As far as slow-burners go, ‘Tonight’s the Night,’ next on our list of the 10 Best Neil Young Songs (Electric), is on a whole different level. It exists on a plain of darkness not many recording artists have ever reached. The ‘Night’ in the song’s title is the Grim Reaper -- or in Young’s case, the drug overdoses that claimed the lives of his two closest confidants and friends, Bruce Berry (name-checked in the opening line) and Danny Whitten, who appears in vocal/guitar form on the album. The chorus -- “Tonight’s the night / tonight’s the nigh-igh-igh-ight” -- sounds like a group of wizards sitting around an open fire, conjuring up ghosts with their words. This is the stuff of legend.
Like ‘Cortez the Killer,’ ‘Down By the River’ is a slow-to-unravel sort of song. But unlike ‘Cortez,’ there’s a story you can actually follows, and it's similar in theme to ‘Hey Joe,’ a traditional song that Jimi Hendrix -- the man behind the most famous version -- supposedly discovered thanks to David Crosby. In other versions, “Joe” shoots his “old lady” for being unfaithful. Young’s narrator kills “his lady” for altogether more complex reasons: boredom, rage, deep-seated frustration. Regardless of the depressing theme, this is ‘Masterpiece Theater’ in song form. Check out this amazing live version recorded with cohorts David Crosby, Stephen Stills, and Graham Nash; with drummer Dallas Clark and bassist Greg Reeves.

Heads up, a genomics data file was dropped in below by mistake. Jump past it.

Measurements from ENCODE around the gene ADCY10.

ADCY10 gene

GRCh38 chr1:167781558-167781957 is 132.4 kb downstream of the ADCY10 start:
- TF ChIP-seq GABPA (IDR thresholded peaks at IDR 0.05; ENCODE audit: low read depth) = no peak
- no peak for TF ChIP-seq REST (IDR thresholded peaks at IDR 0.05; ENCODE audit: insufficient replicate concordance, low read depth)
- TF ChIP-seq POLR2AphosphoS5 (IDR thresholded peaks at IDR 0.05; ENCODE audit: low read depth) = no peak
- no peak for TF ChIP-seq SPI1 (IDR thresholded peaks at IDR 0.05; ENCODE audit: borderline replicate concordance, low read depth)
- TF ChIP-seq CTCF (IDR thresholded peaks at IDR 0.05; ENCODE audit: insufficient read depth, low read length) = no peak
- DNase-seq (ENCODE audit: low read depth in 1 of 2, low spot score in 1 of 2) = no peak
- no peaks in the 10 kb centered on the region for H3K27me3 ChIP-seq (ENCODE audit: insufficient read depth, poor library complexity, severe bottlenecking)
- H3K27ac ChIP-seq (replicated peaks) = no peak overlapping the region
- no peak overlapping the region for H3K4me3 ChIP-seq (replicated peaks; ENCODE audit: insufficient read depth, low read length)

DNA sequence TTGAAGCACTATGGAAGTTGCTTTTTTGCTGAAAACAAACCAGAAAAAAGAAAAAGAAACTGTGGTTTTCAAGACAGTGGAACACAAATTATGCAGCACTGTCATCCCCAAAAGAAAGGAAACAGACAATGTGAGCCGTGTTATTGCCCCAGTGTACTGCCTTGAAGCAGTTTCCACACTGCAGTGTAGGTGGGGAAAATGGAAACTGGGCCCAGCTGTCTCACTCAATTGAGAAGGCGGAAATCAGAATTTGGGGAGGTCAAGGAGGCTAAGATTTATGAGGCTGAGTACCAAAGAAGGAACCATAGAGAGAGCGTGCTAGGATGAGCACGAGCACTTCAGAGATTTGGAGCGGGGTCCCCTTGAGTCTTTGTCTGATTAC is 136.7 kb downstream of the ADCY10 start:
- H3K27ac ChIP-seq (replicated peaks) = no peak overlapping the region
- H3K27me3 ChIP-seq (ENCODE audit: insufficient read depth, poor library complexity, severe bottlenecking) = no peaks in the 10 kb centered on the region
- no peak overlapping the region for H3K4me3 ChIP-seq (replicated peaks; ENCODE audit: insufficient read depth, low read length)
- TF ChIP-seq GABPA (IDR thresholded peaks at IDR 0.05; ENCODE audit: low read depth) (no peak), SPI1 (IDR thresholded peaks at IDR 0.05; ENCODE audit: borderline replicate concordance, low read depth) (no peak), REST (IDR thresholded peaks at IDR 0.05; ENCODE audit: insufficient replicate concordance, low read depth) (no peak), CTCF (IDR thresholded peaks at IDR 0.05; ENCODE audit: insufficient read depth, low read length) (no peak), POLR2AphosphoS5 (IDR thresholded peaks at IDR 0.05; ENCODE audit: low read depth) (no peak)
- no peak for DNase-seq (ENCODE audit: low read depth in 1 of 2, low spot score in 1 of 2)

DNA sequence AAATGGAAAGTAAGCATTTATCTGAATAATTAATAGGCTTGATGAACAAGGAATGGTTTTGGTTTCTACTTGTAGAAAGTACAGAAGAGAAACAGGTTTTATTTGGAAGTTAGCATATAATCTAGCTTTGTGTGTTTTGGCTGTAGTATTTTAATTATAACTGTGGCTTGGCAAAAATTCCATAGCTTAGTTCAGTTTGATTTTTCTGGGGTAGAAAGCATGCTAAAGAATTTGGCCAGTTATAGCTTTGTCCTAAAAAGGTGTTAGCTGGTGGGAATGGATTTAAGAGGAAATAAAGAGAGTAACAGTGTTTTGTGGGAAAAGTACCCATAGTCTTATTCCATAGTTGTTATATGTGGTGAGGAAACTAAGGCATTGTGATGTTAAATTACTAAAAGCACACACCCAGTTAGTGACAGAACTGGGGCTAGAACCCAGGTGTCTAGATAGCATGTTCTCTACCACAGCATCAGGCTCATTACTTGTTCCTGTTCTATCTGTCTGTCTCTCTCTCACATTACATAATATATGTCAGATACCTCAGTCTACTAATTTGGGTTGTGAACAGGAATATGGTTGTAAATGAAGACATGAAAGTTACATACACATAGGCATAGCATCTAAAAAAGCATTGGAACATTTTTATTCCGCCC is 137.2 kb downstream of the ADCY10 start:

Another track that seemingly starts sans count-in, ‘Like a Hurricane’ may be the greatest love song in Neil Young’s canon, which is saying a lot. Strangely enough, it’s also on one of his lesser-loved ’70s albums, ‘American Stars ‘N Bars,’ which features a passed-out Neil on the cover, his face smeared against the floor. It's a booze-fest of a record to say the least, and ‘Hurricane’ is the brightest spot. It features a distinctive high-octave intro and some of Young's greatest lyrics, all pegged to that amazing weather metaphor: “You are like a hurricane / there’s calm in your eyes / And I’m getting blown away.” Has there ever been a clearer way to describe the grips of true love in the history of rock? In ‘Waging Heavy Peace,’ Young notes, “The master recording I used for the final version of the track was the run-through when I was showing [Crazy Horse] how the song went. That is why it just cuts at the beginning. There was no beginning.” In other words, the version we’ve been enjoying this entire time was simply a throwaway demo. Wow, this guy’s good.